I am writing to you on behalf of Project HEAL, a 501c3 non-profit organization that provides financial grants to those suffering from eating disorders who are unable to afford treatment since it is routinely denied by insurers.
I would, first, like to preface this by saying that I am by no means a person who enjoys conflict, and go to great lengths to avoid it. So, addressing you in this manner is not just to get some kind of cheap thrill. A fear of confrontation and a feeling of pure shame are what caused me to keep silent about my own eating disorder for over a decade before getting help, and as I result I nearly died before even reaching my twenties. But today I am confronting, and I am not ashamed.
Having battled anorexia for almost 15 years, I have become habituated to being the butt of other’s jokes. Humor and levity have been an incredible tool in recovering from this heinous disorder, and I am thankfully in a place now where I can laugh at myself and the great lengths I would once go to in order to hide an Ensure. I agree that we all do need to lighten up, but not at the expense of the 30 million men and women in America who deal with this vexing issue. Of those 30 million, up to 20 percent will die due to medical complications or suicide. In fact, just this month, two young women with whom I was in treatment died due to medical complications – one will be laid to rest tomorrow. Their families, who must now go forward in life with only memories of their daughters, are not laughing. And neither am I.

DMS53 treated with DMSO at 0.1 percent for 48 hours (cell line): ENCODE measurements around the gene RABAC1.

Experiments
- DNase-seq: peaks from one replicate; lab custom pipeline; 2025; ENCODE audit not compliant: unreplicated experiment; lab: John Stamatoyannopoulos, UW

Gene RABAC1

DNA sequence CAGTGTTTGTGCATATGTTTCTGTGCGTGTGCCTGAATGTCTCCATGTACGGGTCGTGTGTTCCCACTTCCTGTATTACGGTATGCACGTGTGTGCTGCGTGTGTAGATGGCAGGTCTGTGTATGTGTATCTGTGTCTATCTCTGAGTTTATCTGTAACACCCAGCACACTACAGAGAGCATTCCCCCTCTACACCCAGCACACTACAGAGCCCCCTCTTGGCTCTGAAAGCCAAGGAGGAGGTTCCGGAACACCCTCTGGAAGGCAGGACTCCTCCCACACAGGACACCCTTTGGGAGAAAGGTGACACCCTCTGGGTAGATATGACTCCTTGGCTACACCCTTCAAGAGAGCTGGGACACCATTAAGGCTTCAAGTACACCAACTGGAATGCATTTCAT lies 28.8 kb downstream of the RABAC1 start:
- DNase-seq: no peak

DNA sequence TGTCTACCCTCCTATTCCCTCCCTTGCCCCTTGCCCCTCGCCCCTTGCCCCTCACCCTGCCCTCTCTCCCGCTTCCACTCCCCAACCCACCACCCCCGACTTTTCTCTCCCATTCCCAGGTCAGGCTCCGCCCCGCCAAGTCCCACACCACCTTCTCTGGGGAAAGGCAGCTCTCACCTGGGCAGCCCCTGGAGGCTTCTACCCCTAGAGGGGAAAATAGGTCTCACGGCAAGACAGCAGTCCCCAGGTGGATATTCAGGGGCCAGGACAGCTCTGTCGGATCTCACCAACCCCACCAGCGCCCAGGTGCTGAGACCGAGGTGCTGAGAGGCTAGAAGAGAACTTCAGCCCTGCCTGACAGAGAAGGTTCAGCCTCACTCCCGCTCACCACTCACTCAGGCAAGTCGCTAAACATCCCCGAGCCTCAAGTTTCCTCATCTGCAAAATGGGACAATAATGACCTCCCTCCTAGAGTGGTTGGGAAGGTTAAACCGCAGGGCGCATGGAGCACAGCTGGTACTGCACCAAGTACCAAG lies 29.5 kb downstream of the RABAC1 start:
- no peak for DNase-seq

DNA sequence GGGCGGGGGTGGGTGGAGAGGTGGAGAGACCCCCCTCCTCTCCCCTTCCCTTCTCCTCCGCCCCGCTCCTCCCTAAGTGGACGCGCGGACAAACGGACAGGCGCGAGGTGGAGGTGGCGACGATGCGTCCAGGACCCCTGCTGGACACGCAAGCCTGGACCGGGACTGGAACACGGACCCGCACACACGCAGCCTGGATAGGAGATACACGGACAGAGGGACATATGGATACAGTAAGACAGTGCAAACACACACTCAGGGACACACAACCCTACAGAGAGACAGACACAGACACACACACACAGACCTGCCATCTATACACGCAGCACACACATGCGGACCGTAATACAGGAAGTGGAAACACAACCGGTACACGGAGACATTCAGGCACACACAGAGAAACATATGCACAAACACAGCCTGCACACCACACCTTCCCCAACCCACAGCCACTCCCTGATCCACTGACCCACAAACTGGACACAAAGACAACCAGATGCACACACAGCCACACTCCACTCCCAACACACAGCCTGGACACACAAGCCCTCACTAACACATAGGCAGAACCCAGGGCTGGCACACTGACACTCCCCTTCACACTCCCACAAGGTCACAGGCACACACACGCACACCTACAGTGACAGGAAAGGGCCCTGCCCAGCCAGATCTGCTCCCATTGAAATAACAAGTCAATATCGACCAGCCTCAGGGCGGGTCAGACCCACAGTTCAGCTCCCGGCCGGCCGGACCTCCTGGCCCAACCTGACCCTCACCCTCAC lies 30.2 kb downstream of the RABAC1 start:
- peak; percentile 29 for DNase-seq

Your comments on this morning’s episode of The View really burned my biscuits. And now that I am eating again, I was really looking forward to eating those biscuits. Alas. My biscuits burned not because I am exhausted (although I am) by constantly having to explain myself, to defend myself, to simply roll my eyes and #smh and just let the naïveté of others’ bead off my skin before allowing it to absorb into my pores. And not simply because I have come to accept, or even expect, that when it comes to the topic of eating disorders, ignorance, at best, is inevitable. My biscuits burned because I feel a fierce sense of empathy for and protection over fellow sufferers, who may take statements like yours to heart more easily and may not be in the best frame of mind to begin with. Eating disorders are fueled by shame and secrecy, and when a public figure such as yourself addresses them in such an insensitive and trivial way, it only causes a very vulnerable population to further retreat into a dark, desolate hole. They may not have a voice, so today I am speaking for them. Why, when you have the platform that you do, would you not choose to utilize it in a constructive manner to build people up with your comedic self? It is baffling and incredibly disappointing.
You may mean well and have acted without malice and simply “in jest,” but your comments and your behavior this morning were in very poor taste (left a worse taste in my mouth than my burnt biscuits #tbh). As penance, I don’t want an apology; I want an answer. In 2015, why can’t we be more compassionate? Also, can you please send me fresh biscuits? With honey please.
PS- Candace, DJ, as a fellow sister in recovery, please give Joy a book or something so she can be EDucated. Help a sister out. And, Whoopi, you too – you had Janet on the unit at Claymoore, yeah? Thanks guys!